There isn’t much that connects car collecting and dentistry (although Maserati’s logo is a crown, I suppose). One metaphor works rather well, however: in dentist and car collector Dr James Hull’s case, assembling some of the finest and rarest pieces for his £100 million collection must have been like pulling teeth.
Hull’s collection comprises 560 vehicles. Primarily British in focus, it features some of the most familiar ‘faces’ in British motoring, from Austin to Vanden Plas, and pretty much everything in between. While there are cars formerly owned by a plethora of personalities, the collection also documents the history of brands, social mobility and, indeed, the car itself. As well as the stars, there are humble, workaday vehicles, including five of the Morris Minor Million, the special edition produced in a fetching lavender hue to celebrate the millionth Minor.
On entering the ‘sheds’ on Hull’s estate where about half the collection is kept, you’re immediately hit by the smell. It’s a distinctive mix of metal and petrol, a feature of all new-car showrooms. Add to this the combination of car wax and leather upholstery and there’s a scent to send any car aficionado into raptures.
The cars are lined up neatly, glistening, as if they were fresh off the production line. There’s metal owned by (or intended for) the great and good, from a Jaguar XJS destined for Princess Diana to a Bentley, complete with chrome alloys, owned by Sir Elton John. Then there are the icons and influencers, from the stunning Citroën DS (first produced not in France but in Slough) to the Range Rover, arguably the first 4×4 limousine.
Hull also owns one of the most significant collections of Jaguars in private hands. This includes examples of every convertible that Jaguar has ever produced. Some of these are actually badged ‘SS’, however: Hull explains that Jaguar was known as SS until the war, when Churchill called Sir William Lyons into his office and suggested that, for obvious reasons, he might want to rebrand the company. Sir William came back to Churchill and asked if Jaguar Cars of Coventry might be a suitable alternative.
Once Hull has acquired a car, it is painstakingly restored in his on-site workshop using original parts. Currently, there’s a Jaguar XK150 in the paint shop and an E-Type and an MGF waiting to be brought back to concours condition. And concours-worthy they are: Hull’s cars have won innumerable awards, a testament to the time spent on them. The XK150, for instance, has been undergoing its transformation for three months now, and the end is nowhere in sight.
Three cars have especially curious stories. The first is an old Austin once owned by Churchill. ‘We couldn’t open the boot when we acquired it,’ says Hull. ‘When we did, we found a trunk in the back, and in the trunk were a set of solid silver maps of northern France, engraved with the message: “To Winston, from your dear friend, Franklin Roosevelt.”‘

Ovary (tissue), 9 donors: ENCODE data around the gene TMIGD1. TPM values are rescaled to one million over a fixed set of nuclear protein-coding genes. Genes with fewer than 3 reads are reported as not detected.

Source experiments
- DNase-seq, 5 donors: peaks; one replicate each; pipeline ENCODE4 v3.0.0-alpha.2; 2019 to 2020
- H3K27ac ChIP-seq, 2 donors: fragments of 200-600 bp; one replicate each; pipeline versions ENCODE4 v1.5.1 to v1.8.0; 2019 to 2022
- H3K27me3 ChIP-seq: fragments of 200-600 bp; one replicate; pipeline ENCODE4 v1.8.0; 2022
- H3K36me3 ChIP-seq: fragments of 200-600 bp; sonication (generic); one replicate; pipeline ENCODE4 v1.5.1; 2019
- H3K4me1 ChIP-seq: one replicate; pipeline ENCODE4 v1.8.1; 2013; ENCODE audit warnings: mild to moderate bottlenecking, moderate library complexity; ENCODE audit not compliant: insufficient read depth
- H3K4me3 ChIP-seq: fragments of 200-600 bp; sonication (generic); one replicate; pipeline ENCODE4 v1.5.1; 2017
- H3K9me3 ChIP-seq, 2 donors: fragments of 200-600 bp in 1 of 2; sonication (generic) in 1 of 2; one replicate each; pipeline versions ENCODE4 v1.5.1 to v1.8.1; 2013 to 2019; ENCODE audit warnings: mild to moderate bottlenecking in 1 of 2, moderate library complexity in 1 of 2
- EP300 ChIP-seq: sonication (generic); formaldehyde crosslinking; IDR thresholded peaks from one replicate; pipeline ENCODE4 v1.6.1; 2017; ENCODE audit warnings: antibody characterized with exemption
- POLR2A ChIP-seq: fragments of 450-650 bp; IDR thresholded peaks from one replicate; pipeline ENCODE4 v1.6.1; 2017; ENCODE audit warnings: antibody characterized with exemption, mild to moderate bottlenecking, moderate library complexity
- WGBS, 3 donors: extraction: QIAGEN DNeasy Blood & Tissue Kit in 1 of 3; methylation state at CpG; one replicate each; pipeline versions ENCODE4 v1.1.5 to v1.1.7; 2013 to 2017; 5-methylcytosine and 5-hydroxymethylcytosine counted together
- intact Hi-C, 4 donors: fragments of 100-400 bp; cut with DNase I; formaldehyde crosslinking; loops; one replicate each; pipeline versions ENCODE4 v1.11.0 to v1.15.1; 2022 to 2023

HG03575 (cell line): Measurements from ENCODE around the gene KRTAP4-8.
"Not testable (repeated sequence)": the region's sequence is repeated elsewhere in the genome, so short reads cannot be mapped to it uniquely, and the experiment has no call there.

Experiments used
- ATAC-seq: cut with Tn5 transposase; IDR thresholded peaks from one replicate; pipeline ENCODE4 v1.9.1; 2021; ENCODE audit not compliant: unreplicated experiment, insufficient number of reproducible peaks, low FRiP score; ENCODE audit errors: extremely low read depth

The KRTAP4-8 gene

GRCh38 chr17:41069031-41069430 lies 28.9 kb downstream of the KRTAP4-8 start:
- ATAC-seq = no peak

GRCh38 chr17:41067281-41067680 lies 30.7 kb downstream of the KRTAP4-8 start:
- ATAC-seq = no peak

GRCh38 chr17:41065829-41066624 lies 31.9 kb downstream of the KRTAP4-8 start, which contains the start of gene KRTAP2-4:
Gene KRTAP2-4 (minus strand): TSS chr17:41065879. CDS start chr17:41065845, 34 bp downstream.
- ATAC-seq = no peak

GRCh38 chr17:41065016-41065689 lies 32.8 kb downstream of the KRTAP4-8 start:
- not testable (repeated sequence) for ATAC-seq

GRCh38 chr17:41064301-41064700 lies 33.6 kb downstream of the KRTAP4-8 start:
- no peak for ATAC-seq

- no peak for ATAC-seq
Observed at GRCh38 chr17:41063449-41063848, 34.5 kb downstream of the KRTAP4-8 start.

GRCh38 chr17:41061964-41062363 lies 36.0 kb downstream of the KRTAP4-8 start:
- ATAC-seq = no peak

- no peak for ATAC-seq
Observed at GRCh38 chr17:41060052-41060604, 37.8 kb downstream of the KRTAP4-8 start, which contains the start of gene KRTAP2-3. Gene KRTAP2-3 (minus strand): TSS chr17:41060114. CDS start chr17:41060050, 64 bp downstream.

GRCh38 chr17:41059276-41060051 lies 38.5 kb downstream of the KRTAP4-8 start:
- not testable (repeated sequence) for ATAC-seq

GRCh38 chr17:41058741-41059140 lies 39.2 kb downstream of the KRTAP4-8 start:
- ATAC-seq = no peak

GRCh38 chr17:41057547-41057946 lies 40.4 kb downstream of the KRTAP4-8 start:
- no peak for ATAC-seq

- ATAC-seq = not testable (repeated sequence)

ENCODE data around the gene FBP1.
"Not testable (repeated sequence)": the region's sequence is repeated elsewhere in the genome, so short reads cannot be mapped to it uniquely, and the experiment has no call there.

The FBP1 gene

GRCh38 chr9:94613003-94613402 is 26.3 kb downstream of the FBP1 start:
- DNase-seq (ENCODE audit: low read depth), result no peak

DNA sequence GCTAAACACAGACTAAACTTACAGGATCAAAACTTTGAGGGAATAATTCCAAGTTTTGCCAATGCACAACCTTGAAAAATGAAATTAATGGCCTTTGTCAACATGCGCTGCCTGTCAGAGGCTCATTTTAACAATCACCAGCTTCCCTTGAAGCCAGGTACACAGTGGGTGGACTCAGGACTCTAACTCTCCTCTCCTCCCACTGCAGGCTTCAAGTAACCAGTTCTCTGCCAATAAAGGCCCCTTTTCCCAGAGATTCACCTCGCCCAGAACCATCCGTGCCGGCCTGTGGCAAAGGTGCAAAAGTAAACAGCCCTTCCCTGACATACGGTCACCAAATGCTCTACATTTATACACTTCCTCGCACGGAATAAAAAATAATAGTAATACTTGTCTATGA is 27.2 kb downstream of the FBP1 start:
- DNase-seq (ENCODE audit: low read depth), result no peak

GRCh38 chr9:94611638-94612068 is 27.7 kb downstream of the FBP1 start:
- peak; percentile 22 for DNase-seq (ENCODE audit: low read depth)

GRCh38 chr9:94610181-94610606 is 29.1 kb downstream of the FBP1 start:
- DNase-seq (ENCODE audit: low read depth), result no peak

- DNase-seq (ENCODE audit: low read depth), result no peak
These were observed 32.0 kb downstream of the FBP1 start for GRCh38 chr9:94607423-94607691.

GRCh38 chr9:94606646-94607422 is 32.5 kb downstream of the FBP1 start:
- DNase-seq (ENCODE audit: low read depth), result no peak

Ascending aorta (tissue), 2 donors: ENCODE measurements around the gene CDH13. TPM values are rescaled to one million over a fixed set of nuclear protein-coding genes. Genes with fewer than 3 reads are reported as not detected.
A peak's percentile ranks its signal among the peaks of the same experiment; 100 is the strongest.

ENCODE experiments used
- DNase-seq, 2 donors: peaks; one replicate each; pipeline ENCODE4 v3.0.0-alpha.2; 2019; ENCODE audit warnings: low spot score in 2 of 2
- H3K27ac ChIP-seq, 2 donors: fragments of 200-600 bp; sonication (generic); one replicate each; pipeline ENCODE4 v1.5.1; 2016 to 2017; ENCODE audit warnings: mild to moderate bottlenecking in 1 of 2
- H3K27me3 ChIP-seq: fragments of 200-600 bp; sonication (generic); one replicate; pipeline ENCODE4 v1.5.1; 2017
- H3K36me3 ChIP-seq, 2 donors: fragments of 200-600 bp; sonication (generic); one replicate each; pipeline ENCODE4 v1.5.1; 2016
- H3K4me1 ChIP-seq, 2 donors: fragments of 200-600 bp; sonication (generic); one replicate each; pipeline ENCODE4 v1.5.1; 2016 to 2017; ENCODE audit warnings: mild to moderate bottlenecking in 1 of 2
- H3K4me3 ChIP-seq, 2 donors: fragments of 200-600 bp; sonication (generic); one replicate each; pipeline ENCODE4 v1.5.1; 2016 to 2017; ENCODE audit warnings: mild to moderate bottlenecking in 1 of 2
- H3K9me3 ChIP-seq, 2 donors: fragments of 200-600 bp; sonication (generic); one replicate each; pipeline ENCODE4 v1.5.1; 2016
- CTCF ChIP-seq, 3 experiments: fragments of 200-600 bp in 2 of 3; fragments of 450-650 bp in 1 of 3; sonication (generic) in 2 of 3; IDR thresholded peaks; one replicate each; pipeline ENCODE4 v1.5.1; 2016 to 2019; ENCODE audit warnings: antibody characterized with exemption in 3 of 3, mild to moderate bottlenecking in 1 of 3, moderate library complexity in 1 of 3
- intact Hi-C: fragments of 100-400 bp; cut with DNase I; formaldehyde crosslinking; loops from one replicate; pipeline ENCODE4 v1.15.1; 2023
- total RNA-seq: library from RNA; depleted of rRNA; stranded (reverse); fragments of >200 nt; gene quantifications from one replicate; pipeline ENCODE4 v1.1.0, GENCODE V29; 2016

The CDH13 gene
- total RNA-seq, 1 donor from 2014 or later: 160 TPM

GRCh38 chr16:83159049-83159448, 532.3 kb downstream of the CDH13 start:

The second is a Mini Traveller in postbox red with wooden panelling. When Hull bought the car, a letter was enclosed in the history. ‘Dear Uncle,’ it reads. ‘Thank you so much for the offer of the car, but Mama has already sorted one out for me.’ The letter was from Prince Charles to Lord Mountbatten.
The last one is a gold Bentley, purchased new by Sir Bernard Docker, industrialist and chairman of Daimler, and Lady Docker. The car transported the Dockers to Monaco for Prince Albert’s christening, but while there the couple managed to offend Prince Rainier to the point that they were expelled from the principality and banned from the entire French Riviera. Suffice it to say, the Dockers’ christening gifts were returned unopened.
What’s as astonishing as the collection itself is Hull’s encyclopaedic knowledge of it; wandering round, he points out countless facts about the models, ranges and brands in his care. The collection is Hull’s life’s work — indeed, it began before his dental career. After failing his A-levels, he set himself up in business in his parents’ garden, restoring Morris Minors while resitting his A-levels in night classes.
He finally achieved the grades he needed to get into dental school, but by then the bug had bitten. He’d managed to keep some of the Minors he’d restored, early seeds of the collection. He also kept himself in beer money by returning home each summer with orders for cars from fellow students.
Of the collection, he says: ‘I’d never sat back and reflected on it. But then I saw people’s reaction to it and it came over me that there’s something significant here.’ And Hull worries for its future when he’s no longer in a position to steward it, which has been brought into stark focus over the past four years as he has battled and beaten cancer three times. Years of illness have taken their toll on his health and he has decided to sell the collection while he has the energy to do so.
He has had conversations with three local enterprise partnerships about the possibility of putting the collection on permanent display, and he’s working with a professional archivist to catalogue it and put his knowledge of the vehicles on to paper. He’s also been approached by private buyers offering significant sums of money for the collection, but he hasn’t sold to any of these parties as he has two wishes for the collection: that it stays whole and that it remains in the UK. And so the search for its new home continues.
Before I leave, I ask Hull if he has any words of advice for anyone contemplating creating a car collection: ‘Enjoy it while you’ve got it,’ he says after a pause, ‘but don’t be arrogant enough to assume they’re yours. They’re only yours temporarily, so look after them for future generations.’